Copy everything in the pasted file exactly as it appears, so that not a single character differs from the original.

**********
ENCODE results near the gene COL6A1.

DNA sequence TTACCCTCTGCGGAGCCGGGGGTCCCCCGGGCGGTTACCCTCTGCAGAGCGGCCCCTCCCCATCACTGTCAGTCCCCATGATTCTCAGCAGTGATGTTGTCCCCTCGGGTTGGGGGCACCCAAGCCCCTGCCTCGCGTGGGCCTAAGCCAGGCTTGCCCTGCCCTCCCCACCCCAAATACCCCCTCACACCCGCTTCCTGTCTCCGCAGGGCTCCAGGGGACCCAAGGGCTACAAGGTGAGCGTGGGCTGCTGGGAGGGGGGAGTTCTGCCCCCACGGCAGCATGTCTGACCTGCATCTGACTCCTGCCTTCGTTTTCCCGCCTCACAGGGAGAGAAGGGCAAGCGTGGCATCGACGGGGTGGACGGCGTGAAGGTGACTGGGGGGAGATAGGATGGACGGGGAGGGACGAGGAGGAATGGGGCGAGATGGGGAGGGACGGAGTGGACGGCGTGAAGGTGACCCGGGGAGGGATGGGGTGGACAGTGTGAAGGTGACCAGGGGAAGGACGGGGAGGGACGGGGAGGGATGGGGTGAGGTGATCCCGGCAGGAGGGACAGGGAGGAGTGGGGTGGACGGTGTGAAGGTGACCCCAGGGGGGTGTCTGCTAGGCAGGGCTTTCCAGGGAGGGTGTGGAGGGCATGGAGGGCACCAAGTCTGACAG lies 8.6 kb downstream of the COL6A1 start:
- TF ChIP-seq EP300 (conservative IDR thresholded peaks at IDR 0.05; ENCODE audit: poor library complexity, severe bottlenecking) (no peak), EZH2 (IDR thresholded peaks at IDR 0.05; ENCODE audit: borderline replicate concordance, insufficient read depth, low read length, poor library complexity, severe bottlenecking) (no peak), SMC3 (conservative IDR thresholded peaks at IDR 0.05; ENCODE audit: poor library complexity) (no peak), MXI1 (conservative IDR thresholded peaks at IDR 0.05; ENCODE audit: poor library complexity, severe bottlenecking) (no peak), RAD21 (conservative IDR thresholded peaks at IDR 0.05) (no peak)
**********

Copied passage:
ENCODE results near the gene COL6A1.

DNA sequence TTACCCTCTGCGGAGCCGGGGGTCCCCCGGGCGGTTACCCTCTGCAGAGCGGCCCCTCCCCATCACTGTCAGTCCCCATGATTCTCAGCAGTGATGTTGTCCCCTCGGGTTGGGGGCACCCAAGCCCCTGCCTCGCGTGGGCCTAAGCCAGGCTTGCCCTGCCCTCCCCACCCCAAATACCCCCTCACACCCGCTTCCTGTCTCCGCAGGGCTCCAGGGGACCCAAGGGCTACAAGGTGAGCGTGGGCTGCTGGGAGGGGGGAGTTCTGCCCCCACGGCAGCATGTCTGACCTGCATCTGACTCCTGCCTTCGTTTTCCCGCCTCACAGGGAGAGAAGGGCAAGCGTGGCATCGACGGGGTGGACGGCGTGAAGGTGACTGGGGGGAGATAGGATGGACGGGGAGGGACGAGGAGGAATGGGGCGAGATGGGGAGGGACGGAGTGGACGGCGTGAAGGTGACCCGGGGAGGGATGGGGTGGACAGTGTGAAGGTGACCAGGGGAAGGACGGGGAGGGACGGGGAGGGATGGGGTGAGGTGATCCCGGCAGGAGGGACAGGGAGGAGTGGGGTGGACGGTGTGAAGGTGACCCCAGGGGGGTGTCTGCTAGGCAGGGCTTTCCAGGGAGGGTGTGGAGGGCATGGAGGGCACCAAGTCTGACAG lies 8.6 kb downstream of the COL6A1 start:
- TF ChIP-seq EP300 (conservative IDR thresholded peaks at IDR 0.05; ENCODE audit: poor library complexity, severe bottlenecking) (no peak), EZH2 (IDR thresholded peaks at IDR 0.05; ENCODE audit: borderline replicate concordance, insufficient read depth, low read length, poor library complexity, severe bottlenecking) (no peak), SMC3 (conservative IDR thresholded peaks at IDR 0.05; ENCODE audit: poor library complexity) (no peak), MXI1 (conservative IDR thresholded peaks at IDR 0.05; ENCODE audit: poor library complexity, severe bottlenecking) (no peak), RAD21 (conservative IDR thresholded peaks at IDR 0.05) (no peak)